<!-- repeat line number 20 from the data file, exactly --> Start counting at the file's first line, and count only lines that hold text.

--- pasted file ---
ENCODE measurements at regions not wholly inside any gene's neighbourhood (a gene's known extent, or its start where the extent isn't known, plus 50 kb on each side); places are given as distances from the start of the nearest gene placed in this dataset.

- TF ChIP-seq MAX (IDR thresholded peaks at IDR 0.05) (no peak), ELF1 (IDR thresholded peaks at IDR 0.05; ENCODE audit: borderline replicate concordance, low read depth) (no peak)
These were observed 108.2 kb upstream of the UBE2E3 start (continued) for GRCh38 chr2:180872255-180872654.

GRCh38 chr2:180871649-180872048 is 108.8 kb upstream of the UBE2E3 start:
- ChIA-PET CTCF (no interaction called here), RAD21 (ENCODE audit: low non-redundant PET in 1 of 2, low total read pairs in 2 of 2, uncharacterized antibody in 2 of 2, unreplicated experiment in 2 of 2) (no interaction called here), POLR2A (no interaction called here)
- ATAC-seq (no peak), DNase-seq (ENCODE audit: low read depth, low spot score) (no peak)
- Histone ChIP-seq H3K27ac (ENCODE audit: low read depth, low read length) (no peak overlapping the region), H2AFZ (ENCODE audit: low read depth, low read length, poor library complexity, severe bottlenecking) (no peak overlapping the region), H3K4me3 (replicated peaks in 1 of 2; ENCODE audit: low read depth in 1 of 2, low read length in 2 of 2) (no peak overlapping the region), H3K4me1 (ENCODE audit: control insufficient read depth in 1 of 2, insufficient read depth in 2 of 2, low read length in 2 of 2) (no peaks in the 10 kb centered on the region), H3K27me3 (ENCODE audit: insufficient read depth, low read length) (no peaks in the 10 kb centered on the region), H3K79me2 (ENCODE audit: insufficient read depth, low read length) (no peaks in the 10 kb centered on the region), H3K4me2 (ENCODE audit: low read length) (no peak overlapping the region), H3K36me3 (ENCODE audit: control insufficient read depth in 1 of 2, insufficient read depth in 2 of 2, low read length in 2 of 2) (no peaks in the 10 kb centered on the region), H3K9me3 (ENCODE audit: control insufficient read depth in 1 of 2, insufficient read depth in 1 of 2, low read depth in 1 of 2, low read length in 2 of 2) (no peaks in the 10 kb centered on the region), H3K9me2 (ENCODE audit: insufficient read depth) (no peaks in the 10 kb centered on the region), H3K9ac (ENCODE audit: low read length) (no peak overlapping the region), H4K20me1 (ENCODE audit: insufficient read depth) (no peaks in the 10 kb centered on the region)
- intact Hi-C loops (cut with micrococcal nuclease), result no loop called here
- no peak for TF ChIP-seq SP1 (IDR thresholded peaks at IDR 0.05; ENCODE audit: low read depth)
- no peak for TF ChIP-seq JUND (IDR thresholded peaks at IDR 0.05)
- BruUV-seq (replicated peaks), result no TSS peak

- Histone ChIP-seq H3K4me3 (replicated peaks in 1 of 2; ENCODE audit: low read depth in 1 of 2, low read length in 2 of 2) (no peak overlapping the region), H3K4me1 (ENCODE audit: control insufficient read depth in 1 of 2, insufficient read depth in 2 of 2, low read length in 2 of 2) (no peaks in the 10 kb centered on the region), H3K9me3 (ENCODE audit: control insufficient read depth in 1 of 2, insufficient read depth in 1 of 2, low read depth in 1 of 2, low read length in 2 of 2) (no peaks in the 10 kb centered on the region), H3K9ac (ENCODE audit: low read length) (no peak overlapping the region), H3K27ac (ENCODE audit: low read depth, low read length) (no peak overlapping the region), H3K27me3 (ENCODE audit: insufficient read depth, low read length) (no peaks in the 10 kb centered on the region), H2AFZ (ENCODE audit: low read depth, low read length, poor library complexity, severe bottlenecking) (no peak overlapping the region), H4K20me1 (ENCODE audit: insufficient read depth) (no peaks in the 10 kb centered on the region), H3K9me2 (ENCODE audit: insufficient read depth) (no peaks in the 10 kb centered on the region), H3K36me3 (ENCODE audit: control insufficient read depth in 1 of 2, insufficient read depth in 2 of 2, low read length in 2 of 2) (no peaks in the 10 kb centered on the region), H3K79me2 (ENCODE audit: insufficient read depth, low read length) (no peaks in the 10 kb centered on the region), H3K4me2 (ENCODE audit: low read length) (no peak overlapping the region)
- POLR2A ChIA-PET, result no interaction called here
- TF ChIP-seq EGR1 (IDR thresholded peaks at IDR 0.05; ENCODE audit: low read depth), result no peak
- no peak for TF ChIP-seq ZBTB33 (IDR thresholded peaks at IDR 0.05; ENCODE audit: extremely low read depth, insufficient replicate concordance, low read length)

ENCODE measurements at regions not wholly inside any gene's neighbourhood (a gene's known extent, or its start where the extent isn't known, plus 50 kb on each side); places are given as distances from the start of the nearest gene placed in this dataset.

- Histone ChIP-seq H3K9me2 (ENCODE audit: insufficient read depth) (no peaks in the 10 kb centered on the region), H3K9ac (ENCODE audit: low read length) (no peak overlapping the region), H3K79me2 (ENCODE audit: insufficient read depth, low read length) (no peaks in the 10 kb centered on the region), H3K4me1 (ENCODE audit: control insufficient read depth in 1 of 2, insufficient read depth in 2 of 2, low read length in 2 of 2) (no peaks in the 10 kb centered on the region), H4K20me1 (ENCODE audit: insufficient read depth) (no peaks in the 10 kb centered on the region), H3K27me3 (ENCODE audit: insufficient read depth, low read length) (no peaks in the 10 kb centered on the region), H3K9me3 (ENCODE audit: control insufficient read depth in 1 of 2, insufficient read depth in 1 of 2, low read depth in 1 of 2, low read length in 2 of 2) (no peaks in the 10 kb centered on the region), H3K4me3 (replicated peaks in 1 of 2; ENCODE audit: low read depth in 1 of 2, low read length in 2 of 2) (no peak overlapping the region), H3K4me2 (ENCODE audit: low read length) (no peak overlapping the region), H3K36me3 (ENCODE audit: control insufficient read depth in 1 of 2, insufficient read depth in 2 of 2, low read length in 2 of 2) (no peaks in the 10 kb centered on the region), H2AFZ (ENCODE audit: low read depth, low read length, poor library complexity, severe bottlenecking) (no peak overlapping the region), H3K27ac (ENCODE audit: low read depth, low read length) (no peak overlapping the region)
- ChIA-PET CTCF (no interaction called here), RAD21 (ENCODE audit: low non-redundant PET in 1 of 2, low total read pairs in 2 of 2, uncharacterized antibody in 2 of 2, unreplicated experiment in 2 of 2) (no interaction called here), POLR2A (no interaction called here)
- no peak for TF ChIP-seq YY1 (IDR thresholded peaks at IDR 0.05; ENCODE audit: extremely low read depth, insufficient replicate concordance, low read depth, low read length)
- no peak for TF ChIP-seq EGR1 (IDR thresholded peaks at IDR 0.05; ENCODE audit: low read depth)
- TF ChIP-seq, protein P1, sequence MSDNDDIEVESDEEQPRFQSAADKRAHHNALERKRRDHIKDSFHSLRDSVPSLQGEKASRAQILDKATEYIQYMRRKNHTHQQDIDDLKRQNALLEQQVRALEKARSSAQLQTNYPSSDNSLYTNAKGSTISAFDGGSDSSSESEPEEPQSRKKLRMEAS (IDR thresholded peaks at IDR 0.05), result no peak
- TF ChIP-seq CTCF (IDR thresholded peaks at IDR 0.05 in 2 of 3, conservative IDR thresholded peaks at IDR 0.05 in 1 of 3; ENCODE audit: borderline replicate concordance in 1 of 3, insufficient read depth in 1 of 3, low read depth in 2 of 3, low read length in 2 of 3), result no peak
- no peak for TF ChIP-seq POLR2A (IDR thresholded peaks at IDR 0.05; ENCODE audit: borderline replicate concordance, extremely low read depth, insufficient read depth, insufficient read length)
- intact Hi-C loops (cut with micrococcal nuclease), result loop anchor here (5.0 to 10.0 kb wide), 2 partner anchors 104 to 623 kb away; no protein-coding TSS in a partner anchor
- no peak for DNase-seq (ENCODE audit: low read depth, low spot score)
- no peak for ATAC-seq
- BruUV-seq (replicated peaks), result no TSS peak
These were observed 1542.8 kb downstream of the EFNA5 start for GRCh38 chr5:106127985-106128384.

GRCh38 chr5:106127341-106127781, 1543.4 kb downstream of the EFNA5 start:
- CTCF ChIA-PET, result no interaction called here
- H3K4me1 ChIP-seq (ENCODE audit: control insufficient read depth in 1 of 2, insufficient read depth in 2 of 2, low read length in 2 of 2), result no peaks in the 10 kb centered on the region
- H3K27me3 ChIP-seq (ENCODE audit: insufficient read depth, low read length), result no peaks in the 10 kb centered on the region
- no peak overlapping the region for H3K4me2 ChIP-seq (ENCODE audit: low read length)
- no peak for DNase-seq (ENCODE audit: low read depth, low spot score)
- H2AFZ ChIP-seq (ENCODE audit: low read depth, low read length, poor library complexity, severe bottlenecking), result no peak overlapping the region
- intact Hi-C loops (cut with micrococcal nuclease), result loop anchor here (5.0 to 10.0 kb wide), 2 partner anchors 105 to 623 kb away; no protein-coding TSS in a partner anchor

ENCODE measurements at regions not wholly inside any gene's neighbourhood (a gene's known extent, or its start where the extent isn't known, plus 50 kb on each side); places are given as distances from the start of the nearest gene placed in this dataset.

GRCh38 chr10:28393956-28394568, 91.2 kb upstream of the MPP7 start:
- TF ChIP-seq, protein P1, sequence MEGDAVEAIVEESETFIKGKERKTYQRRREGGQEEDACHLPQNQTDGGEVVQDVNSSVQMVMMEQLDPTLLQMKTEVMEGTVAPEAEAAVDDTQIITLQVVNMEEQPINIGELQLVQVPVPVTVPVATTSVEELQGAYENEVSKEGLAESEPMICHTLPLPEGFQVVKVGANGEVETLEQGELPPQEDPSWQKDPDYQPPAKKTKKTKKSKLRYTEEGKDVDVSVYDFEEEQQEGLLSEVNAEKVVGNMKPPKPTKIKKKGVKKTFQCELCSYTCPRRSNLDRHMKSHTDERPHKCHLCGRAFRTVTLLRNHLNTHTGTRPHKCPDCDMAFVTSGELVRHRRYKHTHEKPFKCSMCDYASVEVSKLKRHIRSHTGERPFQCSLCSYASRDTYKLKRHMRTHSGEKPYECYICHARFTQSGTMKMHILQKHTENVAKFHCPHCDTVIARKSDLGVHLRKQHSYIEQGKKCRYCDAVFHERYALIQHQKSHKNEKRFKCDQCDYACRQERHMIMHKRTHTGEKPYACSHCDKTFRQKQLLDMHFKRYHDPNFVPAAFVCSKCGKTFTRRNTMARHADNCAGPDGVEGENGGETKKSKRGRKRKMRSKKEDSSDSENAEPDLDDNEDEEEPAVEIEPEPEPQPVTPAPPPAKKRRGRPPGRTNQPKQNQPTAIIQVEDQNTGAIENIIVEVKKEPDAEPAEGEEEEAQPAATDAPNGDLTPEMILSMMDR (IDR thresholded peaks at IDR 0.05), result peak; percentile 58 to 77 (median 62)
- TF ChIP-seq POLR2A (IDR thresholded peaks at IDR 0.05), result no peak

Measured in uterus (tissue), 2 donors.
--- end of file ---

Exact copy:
- no peak for TF ChIP-seq EGR1 (IDR thresholded peaks at IDR 0.05; ENCODE audit: low read depth)